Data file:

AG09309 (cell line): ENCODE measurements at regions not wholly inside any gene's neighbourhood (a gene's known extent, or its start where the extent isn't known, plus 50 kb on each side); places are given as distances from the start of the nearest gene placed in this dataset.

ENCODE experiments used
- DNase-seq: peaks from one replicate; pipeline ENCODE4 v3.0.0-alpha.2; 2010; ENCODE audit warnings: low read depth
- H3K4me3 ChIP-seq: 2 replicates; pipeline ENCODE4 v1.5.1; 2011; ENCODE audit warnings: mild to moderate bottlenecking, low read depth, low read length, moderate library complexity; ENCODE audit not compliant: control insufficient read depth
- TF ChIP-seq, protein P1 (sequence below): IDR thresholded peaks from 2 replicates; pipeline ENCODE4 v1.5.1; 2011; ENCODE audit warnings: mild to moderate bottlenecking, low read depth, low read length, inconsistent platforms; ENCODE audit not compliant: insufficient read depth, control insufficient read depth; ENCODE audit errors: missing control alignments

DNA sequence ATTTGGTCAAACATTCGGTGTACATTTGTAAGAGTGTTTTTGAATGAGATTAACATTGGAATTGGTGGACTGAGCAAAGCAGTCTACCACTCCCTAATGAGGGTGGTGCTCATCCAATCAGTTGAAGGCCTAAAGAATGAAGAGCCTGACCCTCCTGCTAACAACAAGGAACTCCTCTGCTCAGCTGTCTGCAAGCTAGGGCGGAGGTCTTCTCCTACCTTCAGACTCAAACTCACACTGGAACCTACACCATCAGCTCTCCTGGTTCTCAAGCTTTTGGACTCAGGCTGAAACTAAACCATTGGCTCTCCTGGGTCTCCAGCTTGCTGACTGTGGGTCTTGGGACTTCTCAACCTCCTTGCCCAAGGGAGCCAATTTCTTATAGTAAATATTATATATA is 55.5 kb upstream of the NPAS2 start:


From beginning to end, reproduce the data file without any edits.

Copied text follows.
AG09309 (cell line): ENCODE measurements at regions not wholly inside any gene's neighbourhood (a gene's known extent, or its start where the extent isn't known, plus 50 kb on each side); places are given as distances from the start of the nearest gene placed in this dataset.

ENCODE experiments used
- DNase-seq: peaks from one replicate; pipeline ENCODE4 v3.0.0-alpha.2; 2010; ENCODE audit warnings: low read depth
- H3K4me3 ChIP-seq: 2 replicates; pipeline ENCODE4 v1.5.1; 2011; ENCODE audit warnings: mild to moderate bottlenecking, low read depth, low read length, moderate library complexity; ENCODE audit not compliant: control insufficient read depth
- TF ChIP-seq, protein P1 (sequence below): IDR thresholded peaks from 2 replicates; pipeline ENCODE4 v1.5.1; 2011; ENCODE audit warnings: mild to moderate bottlenecking, low read depth, low read length, inconsistent platforms; ENCODE audit not compliant: insufficient read depth, control insufficient read depth; ENCODE audit errors: missing control alignments

DNA sequence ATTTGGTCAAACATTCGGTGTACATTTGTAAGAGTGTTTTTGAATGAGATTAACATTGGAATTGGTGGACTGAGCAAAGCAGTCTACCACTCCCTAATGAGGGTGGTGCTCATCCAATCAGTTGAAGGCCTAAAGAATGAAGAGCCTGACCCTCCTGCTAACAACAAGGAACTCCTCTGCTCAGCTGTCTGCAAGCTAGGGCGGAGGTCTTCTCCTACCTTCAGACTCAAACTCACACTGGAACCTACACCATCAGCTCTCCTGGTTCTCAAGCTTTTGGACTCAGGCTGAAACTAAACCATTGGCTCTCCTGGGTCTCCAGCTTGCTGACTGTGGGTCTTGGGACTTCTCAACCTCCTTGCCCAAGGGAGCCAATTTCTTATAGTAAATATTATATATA is 55.5 kb upstream of the NPAS2 start: